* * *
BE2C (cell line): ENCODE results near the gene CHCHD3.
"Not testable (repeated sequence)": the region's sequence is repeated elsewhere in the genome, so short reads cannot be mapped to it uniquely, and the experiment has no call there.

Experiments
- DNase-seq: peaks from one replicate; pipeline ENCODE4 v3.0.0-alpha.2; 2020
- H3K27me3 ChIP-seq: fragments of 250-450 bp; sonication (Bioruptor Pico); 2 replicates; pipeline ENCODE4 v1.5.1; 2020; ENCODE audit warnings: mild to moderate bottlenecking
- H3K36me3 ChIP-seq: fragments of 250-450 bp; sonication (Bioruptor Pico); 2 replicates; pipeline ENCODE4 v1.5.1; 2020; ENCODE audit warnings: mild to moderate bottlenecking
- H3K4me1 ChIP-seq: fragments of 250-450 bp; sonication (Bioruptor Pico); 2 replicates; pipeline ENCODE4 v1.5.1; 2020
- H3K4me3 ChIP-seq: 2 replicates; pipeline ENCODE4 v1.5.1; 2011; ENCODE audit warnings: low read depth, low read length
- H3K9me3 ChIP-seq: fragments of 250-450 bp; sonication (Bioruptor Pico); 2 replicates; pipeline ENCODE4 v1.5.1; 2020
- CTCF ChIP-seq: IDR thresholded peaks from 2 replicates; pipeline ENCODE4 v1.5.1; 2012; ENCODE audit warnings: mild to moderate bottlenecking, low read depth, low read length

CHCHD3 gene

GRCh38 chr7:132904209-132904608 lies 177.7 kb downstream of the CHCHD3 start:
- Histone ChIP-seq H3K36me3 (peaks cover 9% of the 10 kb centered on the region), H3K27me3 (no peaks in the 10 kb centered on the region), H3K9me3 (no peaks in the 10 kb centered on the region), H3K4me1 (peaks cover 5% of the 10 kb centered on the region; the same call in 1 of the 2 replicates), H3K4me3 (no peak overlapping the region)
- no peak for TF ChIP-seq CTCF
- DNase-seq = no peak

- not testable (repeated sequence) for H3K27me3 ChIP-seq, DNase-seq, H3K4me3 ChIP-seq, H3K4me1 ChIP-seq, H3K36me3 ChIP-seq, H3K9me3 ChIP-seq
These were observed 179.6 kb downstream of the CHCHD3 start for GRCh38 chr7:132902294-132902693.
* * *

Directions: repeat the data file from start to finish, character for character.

BE2C (cell line): ENCODE results near the gene CHCHD3.
"Not testable (repeated sequence)": the region's sequence is repeated elsewhere in the genome, so short reads cannot be mapped to it uniquely, and the experiment has no call there.

Experiments
- DNase-seq: peaks from one replicate; pipeline ENCODE4 v3.0.0-alpha.2; 2020
- H3K27me3 ChIP-seq: fragments of 250-450 bp; sonication (Bioruptor Pico); 2 replicates; pipeline ENCODE4 v1.5.1; 2020; ENCODE audit warnings: mild to moderate bottlenecking
- H3K36me3 ChIP-seq: fragments of 250-450 bp; sonication (Bioruptor Pico); 2 replicates; pipeline ENCODE4 v1.5.1; 2020; ENCODE audit warnings: mild to moderate bottlenecking
- H3K4me1 ChIP-seq: fragments of 250-450 bp; sonication (Bioruptor Pico); 2 replicates; pipeline ENCODE4 v1.5.1; 2020
- H3K4me3 ChIP-seq: 2 replicates; pipeline ENCODE4 v1.5.1; 2011; ENCODE audit warnings: low read depth, low read length
- H3K9me3 ChIP-seq: fragments of 250-450 bp; sonication (Bioruptor Pico); 2 replicates; pipeline ENCODE4 v1.5.1; 2020
- CTCF ChIP-seq: IDR thresholded peaks from 2 replicates; pipeline ENCODE4 v1.5.1; 2012; ENCODE audit warnings: mild to moderate bottlenecking, low read depth, low read length

CHCHD3 gene

GRCh38 chr7:132904209-132904608 lies 177.7 kb downstream of the CHCHD3 start:
- Histone ChIP-seq H3K36me3 (peaks cover 9% of the 10 kb centered on the region), H3K27me3 (no peaks in the 10 kb centered on the region), H3K9me3 (no peaks in the 10 kb centered on the region), H3K4me1 (peaks cover 5% of the 10 kb centered on the region; the same call in 1 of the 2 replicates), H3K4me3 (no peak overlapping the region)
- no peak for TF ChIP-seq CTCF
- DNase-seq = no peak

- not testable (repeated sequence) for H3K27me3 ChIP-seq, DNase-seq, H3K4me3 ChIP-seq, H3K4me1 ChIP-seq, H3K36me3 ChIP-seq, H3K9me3 ChIP-seq
These were observed 179.6 kb downstream of the CHCHD3 start for GRCh38 chr7:132902294-132902693.